Service shall begin with the ball resting on the open palm of the server’s stationary free hand. The server shall then project the ball near vertically upwards without imparting spin, so that it rises at least 16cm after leaving the palm of the free hand and then falls without touching anything before being struck.
As the ball is falling, the server shall strike it so that it touches first his court and then, after passing over or around the net assembly, touches the receiver’s court; in doubles, the ball shall touch successively the right half court of the server and receiver. From the time at which the ball leaves the server’s hand until it is struck it shall be above the level of the playing surface and behind the server’s end line.
When the ball is struck no part of the body or clothing of the server, or his doubles partner, shall be within or above the triangular area formed by the net and imaginary lines between the ball and tops of the net posts at a height where it could hide the ball from the receiver. It is the responsibility of the player to serve so that the umpire or assistant umpire can see that he complies with the requirements for a good service.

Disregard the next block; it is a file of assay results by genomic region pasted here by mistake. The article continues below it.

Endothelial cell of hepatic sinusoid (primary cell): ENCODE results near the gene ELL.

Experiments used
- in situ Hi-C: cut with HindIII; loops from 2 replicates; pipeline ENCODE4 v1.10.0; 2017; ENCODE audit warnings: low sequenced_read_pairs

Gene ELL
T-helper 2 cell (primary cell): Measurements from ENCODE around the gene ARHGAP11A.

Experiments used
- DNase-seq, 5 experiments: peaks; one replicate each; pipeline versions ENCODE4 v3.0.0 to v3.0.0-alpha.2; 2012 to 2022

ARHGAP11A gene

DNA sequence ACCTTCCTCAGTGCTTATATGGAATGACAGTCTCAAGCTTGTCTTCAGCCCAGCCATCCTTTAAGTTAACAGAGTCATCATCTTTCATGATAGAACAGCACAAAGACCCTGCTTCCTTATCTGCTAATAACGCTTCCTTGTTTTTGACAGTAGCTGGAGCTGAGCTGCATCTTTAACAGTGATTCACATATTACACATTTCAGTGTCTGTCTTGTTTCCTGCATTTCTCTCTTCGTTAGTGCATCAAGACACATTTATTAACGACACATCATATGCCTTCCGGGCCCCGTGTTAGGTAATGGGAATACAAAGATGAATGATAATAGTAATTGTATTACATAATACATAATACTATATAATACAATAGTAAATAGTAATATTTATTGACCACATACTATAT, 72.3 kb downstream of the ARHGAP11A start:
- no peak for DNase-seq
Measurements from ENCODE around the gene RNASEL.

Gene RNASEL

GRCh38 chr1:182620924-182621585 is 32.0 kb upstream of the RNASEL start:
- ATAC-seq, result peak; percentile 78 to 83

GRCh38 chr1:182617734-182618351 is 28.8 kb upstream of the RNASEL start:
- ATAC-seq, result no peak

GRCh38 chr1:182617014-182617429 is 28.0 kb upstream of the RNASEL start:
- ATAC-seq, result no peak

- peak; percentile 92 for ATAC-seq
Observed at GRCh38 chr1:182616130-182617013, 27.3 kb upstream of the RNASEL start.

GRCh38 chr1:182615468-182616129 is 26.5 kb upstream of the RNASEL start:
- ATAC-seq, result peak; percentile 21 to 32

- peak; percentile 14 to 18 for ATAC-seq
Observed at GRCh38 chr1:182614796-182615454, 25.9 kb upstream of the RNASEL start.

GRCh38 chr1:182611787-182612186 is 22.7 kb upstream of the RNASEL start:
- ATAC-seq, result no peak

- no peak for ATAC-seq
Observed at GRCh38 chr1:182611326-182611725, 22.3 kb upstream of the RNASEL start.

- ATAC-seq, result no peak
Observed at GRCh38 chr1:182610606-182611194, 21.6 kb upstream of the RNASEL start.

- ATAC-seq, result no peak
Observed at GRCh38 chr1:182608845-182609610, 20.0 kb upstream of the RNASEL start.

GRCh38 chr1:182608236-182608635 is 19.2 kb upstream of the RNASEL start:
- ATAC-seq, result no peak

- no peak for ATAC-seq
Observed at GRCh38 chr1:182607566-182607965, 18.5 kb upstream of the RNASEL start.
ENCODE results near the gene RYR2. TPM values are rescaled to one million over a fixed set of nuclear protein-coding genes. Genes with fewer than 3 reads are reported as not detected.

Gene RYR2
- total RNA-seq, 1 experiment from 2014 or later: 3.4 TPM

If the umpire is doubtful of the legality of a service but neither he nor the assistant umpire is sure that it is illegal he may, on the first occasion in a match, warn the server without awarding a point.
If subsequently in a match a service by that player or his doubles partner is of dubious legality, for the same or any other reason, the receiver shall score a point.
Whenever there is a clear failure to comply with the requirements for a good service, no warning shall be given and the receiver shall score a point. Exceptionally the umpire shall relax the requirements for a good service where he is satisfied that compliance is prevented by physical disability.